Speculation over Muppala Lakshmana Rao alias Ganapathy, the former general-secretary of the outlawed Communist Party of India (Maoist), surrendering is rife. The possibility of Ganapathy’s surrender not only signals the fall of the ‘revolutionary ideology’ but also highlights factionalism among the Maoist leadership. Having lost substantial ground to the security forces, the Maoists are now limited to pockets in Chhattisgarh, Jharkhand, Odisha and Maharashtra. With Nambala Keshav Rao alias Basavaraj taking over the mantle of general-secretary and Madvi Hidma, a tribal from Sukma, the chief of the Central Military Commission, the ideological imperatives of the Maoists may be taking a back seat. Basavaraj’s prime strategy, it seems, is to scotch the growing perception that the Maoist movement is on its last legs.
While their movement is losing support base and is not being able to spread to new areas, it wouldn’t be right to write the Maoists off. The killing of 17 security personnel in Sukma in March this year and, again, 15 of them in Gadchiroli, Maharashtra, in May 2019 demonstrate the ability of Maoists to launch strikes. The State may have an upper hand but it has not been able to end the conflict. While dealing with the Maoist conflict, the Indian State has adopted the twin approach of security and development along with surrender and rehabilitation and ensuring the rights of local communities. The development initiatives, the State claims, have been ‘effective’ but the challenge has remained. Similarly, in their decades-long movement, the Maoists are yet to achieve any of their stated objectives. In a conflict in which both parties are engaged in violence and counter-violence, the only option that could reduce risks is dialogue.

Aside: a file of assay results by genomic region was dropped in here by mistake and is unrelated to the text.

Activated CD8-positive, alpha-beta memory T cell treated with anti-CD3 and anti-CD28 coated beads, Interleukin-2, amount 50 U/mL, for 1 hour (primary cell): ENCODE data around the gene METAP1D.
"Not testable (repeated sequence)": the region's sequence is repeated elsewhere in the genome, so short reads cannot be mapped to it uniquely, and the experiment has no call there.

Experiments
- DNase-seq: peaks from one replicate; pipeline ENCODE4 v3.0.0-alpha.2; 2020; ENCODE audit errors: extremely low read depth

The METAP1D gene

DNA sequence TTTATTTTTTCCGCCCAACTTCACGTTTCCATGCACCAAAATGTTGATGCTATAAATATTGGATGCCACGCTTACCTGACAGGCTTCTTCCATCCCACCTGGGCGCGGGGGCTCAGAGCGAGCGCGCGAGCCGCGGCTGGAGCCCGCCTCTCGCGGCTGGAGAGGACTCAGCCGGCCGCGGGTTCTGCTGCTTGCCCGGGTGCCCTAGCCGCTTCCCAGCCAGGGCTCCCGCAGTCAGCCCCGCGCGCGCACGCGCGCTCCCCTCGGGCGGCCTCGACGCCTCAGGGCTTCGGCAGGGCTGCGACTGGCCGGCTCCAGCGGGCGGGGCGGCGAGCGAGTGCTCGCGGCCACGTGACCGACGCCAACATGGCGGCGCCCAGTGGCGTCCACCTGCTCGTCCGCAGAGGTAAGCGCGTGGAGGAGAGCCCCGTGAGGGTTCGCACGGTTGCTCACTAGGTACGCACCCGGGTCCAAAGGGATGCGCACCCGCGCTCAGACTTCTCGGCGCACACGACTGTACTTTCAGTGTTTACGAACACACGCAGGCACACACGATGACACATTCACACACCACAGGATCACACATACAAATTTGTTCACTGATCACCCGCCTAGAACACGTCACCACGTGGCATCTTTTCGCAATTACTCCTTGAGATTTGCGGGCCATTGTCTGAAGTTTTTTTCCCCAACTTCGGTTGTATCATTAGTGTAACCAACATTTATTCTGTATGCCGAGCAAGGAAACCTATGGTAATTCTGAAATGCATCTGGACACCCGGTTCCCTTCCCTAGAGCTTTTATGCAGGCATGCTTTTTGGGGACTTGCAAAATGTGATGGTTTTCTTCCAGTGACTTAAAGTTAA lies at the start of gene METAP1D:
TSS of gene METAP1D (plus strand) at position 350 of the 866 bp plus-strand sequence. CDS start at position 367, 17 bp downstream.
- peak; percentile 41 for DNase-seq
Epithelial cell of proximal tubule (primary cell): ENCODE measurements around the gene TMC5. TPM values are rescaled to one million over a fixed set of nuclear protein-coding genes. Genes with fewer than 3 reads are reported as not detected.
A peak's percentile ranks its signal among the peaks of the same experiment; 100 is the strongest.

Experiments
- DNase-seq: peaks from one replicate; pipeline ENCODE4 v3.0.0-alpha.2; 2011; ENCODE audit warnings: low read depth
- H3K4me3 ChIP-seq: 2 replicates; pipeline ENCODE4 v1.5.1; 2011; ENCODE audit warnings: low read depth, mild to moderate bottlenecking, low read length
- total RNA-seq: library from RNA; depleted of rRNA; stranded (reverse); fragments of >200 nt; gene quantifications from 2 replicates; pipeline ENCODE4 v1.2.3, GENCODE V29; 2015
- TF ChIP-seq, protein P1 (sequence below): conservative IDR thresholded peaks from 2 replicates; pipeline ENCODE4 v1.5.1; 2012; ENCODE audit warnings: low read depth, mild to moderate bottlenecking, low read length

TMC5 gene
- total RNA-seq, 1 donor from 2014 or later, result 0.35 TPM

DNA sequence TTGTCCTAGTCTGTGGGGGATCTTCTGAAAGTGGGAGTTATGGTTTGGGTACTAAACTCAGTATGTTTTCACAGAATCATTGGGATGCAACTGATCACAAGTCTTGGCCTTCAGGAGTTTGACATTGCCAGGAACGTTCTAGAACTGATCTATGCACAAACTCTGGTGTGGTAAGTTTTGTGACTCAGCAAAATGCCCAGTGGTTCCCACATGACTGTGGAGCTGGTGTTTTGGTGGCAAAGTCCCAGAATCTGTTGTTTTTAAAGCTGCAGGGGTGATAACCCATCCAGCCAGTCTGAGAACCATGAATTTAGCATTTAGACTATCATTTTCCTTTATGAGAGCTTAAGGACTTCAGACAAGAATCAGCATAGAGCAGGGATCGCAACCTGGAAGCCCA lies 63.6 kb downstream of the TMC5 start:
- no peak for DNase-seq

The State does not have a rich experience in this respect. Peace talks between the Maoists and the government of undivided Andhra Pradesh ended abruptly adding to mutual bitterness; the West Bengal government’s intention to hold peace talks did not materialize either. A number of well-meaning civil society organizations have, however, underlined the need for dialogue between the State and the Maoists.
The role of the State is critical in facilitating a dialogue. It is the State that must create the conditions that would convince the Maoists to sit across the table for negotiation. As a first step, the withdrawal of the Central Armed Police Forces deployed in and around areas with Maoist presence would send out a positive message. Since Maoist violence is on the decline, a temporary withdrawal of the CAPF merits scrutiny. The Maoists should reciprocate by shunning violence completely. A second step should be the identification of civil society groups, especially those working at the local level, which can articulate the demands of the Maoists and reason with the State’s perspective. These organizations must be able to identify local issues integral to the dialogue. This is because contrary to the popular idea that the Maoist insurgency concerns overarching national issues, the grievances at the local level differ substantially.
The Maoists must come up with clear demands concerning the people they claim to represent. Coating such demands with ideological rhetoric creates ambiguities in the entire process. The absence of a formal dialogue between the State and the Maoists notwithstanding, there are reports of informal negotiations between the Maoists and the local people, political parties and social organizations across multiple spaces and fora. Formal negotiations might consider drawing ideas from these exchanges. But attempts by one party to win over the other could potentially derail the process. This, in turn, would have disastrous implications for the people that both warring parties claim to represent